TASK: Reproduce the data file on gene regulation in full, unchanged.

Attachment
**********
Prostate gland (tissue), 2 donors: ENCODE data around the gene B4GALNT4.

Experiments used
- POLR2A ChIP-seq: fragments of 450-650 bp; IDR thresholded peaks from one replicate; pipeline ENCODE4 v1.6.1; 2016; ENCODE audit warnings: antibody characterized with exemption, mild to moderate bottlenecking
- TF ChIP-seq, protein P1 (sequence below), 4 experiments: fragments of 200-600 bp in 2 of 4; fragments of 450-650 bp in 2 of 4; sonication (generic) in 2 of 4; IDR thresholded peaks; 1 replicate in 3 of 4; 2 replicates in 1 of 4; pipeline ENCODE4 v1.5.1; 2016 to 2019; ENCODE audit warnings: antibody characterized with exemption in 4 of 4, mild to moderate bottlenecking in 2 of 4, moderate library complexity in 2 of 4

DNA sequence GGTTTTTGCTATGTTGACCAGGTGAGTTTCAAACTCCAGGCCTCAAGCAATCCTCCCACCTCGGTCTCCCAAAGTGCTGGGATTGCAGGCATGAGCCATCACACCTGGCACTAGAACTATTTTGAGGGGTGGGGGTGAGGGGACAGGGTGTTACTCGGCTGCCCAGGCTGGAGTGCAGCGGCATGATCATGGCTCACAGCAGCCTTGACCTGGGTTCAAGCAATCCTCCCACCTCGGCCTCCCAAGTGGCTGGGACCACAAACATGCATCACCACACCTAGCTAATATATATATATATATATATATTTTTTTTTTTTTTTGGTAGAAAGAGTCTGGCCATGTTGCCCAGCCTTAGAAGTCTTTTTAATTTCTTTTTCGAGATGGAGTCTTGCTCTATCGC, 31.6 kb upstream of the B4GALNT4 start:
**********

Prostate gland (tissue), 2 donors: ENCODE data around the gene B4GALNT4.

Experiments used
- POLR2A ChIP-seq: fragments of 450-650 bp; IDR thresholded peaks from one replicate; pipeline ENCODE4 v1.6.1; 2016; ENCODE audit warnings: antibody characterized with exemption, mild to moderate bottlenecking
- TF ChIP-seq, protein P1 (sequence below), 4 experiments: fragments of 200-600 bp in 2 of 4; fragments of 450-650 bp in 2 of 4; sonication (generic) in 2 of 4; IDR thresholded peaks; 1 replicate in 3 of 4; 2 replicates in 1 of 4; pipeline ENCODE4 v1.5.1; 2016 to 2019; ENCODE audit warnings: antibody characterized with exemption in 4 of 4, mild to moderate bottlenecking in 2 of 4, moderate library complexity in 2 of 4

DNA sequence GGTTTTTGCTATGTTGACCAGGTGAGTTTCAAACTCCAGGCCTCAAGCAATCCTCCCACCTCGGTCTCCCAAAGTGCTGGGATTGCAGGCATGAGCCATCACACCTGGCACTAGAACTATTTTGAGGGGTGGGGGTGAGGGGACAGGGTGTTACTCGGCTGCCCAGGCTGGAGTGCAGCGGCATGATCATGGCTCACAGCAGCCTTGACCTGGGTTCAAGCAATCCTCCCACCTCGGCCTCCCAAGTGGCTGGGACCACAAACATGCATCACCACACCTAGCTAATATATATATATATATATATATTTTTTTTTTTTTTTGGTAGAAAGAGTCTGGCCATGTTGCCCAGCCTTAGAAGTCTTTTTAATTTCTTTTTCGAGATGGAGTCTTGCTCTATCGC, 31.6 kb upstream of the B4GALNT4 start: